2. The payments industry experienced increased regulatory scrutiny of third-party processors and high-risk business customers.
  3. Major global ATM cash-out fraud attacks—including many U.S. ATMs—totaled $45 million.
  4. FTC issued a proposal to ban telemarketers from using remotely created checks and payment orders.
  5. Debit networks sought a compromise on an EMV interface—while there is little movement on the issuance of EMV cards.
  6. The newly designed $100 bill with additional security features was released.
  7. Several major data breaches occurred, and identity theft occurrences skyrocketed. (Perhaps you are experiencing repercussions from the recent Target breach?)
  8. Cyber Monday online sales were up 17 percent, with phones and tablets representing almost a third of the total.
  9. Virtual currencies received increased public, legislative, and regulatory awareness after the U.S. Department of Justice took action to close down virtual currency operators Liberty Reserve and Silk Road.
  10. U.S. District Court Judge Richard Leon threw out Regulation II debit card interchange fees and routing rules.

Happy Holidays everyone!

New additions to CA Data Breach Law


I’ll try to use this blog to sum up some of relevant results of California’s recent legislative session.  For today’s blog, which is also the inaugural post, the focus is on the expansion of California’s Data Breach Notification Law.

SB 46, which was signed by Governor Brown last week, expands the definition of personal information in California’s Data Breach Notification Law (Cal Civ Code 1798.29 and 1798.82). The law will require notice when a California resident’s username or email address is breached, or reasonably believed to have been breached, with its password or security question and answer that provides access to an online account.

There is a also a new method for how notice is to be provided for this new category of personal information:

1.  If no other personal information has been breached, notice can be provided in an electronic or other form to “direct the person whose personal information has been breached to promptly change his or her password and security question or answer, as applicable, or to take other steps appropriate to protect the online account with the agency and all other online accounts for which the person uses the same user name or email address and password or security question or answer.”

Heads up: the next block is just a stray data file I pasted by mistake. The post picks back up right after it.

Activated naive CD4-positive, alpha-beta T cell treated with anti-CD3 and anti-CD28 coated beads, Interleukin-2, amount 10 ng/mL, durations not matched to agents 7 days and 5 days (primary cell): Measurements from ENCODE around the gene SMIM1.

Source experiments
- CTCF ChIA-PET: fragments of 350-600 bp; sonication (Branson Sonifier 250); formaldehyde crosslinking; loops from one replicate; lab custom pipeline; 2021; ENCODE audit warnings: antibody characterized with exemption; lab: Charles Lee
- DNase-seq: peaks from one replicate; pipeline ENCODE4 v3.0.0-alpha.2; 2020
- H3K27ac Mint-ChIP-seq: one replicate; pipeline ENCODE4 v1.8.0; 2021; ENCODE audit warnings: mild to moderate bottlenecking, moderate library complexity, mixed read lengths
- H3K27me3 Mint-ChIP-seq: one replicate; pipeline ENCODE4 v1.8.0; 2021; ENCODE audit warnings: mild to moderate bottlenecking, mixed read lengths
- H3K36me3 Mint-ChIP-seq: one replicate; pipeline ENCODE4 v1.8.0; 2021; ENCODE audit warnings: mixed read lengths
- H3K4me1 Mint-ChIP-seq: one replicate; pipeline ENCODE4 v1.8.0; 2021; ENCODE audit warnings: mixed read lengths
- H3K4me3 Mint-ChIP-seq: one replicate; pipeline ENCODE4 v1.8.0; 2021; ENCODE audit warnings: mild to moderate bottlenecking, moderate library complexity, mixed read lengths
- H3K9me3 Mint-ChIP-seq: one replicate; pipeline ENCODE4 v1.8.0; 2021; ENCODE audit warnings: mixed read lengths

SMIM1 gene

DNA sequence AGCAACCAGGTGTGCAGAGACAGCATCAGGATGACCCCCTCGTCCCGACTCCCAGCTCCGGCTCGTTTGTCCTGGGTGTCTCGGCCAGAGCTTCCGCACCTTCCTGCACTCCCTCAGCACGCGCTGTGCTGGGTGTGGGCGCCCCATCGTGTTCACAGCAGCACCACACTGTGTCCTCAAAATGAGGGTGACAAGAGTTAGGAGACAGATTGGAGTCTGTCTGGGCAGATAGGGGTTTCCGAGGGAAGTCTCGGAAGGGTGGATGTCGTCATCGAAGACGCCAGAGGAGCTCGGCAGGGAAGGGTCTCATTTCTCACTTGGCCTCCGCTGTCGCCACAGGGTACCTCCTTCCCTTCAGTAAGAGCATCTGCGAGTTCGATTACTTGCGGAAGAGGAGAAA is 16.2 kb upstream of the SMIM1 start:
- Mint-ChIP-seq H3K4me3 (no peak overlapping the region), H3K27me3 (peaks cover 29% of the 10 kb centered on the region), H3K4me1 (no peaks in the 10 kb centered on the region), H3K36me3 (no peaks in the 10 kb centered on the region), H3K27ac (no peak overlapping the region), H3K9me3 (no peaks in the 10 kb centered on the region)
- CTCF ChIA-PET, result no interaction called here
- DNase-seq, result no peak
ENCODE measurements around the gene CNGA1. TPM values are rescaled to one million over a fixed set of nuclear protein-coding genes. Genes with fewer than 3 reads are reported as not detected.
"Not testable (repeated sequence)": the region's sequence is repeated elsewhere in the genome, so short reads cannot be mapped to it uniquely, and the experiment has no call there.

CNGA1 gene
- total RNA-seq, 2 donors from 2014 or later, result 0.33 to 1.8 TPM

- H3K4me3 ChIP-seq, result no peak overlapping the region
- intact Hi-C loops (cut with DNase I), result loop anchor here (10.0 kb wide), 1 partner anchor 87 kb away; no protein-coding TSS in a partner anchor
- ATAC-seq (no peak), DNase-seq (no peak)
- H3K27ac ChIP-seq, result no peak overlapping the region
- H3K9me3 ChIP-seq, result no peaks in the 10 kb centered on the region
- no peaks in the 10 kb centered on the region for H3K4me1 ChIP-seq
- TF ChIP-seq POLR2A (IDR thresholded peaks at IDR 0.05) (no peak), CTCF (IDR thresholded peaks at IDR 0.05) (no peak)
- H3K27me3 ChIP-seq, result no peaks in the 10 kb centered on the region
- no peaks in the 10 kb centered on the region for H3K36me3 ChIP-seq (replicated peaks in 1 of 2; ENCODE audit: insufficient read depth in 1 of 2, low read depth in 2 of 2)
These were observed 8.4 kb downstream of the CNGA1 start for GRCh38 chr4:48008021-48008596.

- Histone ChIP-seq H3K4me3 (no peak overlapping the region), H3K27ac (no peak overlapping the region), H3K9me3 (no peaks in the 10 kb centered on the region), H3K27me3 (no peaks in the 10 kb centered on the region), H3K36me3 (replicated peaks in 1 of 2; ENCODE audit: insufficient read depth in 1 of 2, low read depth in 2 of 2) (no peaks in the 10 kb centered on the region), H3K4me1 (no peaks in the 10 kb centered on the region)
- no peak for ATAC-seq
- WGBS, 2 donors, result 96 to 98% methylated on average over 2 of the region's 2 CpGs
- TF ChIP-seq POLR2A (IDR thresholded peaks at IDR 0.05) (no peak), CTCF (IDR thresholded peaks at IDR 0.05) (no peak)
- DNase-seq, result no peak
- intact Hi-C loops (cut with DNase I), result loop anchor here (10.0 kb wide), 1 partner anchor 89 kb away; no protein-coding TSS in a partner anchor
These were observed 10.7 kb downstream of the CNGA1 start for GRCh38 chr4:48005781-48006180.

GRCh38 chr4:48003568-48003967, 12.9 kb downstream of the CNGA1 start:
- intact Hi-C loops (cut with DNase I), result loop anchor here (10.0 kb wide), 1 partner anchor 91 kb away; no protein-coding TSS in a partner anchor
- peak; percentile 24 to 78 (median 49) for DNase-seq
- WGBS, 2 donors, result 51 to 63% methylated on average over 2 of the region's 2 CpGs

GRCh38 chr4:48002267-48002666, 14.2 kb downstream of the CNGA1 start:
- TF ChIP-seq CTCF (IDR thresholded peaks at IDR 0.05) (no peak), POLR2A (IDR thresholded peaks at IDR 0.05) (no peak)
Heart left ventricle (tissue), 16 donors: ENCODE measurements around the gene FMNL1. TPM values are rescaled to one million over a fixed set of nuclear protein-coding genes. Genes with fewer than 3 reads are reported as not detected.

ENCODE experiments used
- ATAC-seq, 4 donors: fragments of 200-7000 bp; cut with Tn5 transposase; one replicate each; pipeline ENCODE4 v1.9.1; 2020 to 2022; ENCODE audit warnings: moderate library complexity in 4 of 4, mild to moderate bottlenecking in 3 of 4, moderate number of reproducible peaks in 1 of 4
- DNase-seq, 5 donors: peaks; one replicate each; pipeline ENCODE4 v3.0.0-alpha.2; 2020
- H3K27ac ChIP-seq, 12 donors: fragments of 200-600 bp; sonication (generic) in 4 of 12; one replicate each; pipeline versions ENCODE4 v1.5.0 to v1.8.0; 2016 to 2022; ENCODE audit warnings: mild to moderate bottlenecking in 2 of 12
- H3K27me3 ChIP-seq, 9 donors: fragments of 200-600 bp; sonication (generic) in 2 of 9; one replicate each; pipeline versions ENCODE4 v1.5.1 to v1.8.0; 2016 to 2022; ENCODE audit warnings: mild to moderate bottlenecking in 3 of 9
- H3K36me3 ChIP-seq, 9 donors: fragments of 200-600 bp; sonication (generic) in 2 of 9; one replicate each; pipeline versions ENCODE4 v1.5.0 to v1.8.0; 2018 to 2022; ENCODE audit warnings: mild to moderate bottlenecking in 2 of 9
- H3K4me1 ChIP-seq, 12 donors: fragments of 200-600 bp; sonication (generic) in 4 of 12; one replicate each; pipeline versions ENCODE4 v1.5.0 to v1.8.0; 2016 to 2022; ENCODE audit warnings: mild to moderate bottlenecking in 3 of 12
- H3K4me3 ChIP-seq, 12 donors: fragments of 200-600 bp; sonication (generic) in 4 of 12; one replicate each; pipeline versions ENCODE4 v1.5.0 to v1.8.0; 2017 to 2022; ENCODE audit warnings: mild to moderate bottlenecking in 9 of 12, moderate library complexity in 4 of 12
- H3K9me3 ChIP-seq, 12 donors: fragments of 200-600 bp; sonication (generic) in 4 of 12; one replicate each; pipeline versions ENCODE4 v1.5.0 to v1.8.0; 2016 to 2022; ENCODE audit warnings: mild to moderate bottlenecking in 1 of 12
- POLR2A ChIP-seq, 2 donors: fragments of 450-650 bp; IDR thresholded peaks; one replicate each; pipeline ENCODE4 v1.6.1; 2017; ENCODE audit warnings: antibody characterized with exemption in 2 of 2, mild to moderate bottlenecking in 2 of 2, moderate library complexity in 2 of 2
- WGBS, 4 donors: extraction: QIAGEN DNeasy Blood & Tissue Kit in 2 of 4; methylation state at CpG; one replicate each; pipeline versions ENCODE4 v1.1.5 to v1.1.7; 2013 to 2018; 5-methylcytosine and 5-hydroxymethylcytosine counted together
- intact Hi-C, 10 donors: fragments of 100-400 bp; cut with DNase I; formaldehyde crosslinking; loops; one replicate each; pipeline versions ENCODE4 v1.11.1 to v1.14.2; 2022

2.  If the breach involves login credentials of an email account, then the notice cannot be made to the email address but rather by other methods, including “by clear and conspicuous notice delivered to the resident online when the resident is connected to the online account from an Internet Protocol address or online location from which the agency knows the resident customarily accesses the account.”

Attorney General Harris released the office’s first report in 2012 on data breaches, with a few recommendations: 1. Encrypt personal information when moving or sending outside of the secure network 2. Review and tighten internal security controls 3. Make breach notices easier to read. 4.  Expand data breach law to include passwords. (Check)

Bottom line, if you own or license this new category of computerized unencrypted personal information, be prepared by year’s end, as SB 46 goes into effect January 1, 2014.

This blog is for general information and educational purposes, not to provide legal advice. If you need legal advice, please consult with a qualified attorney.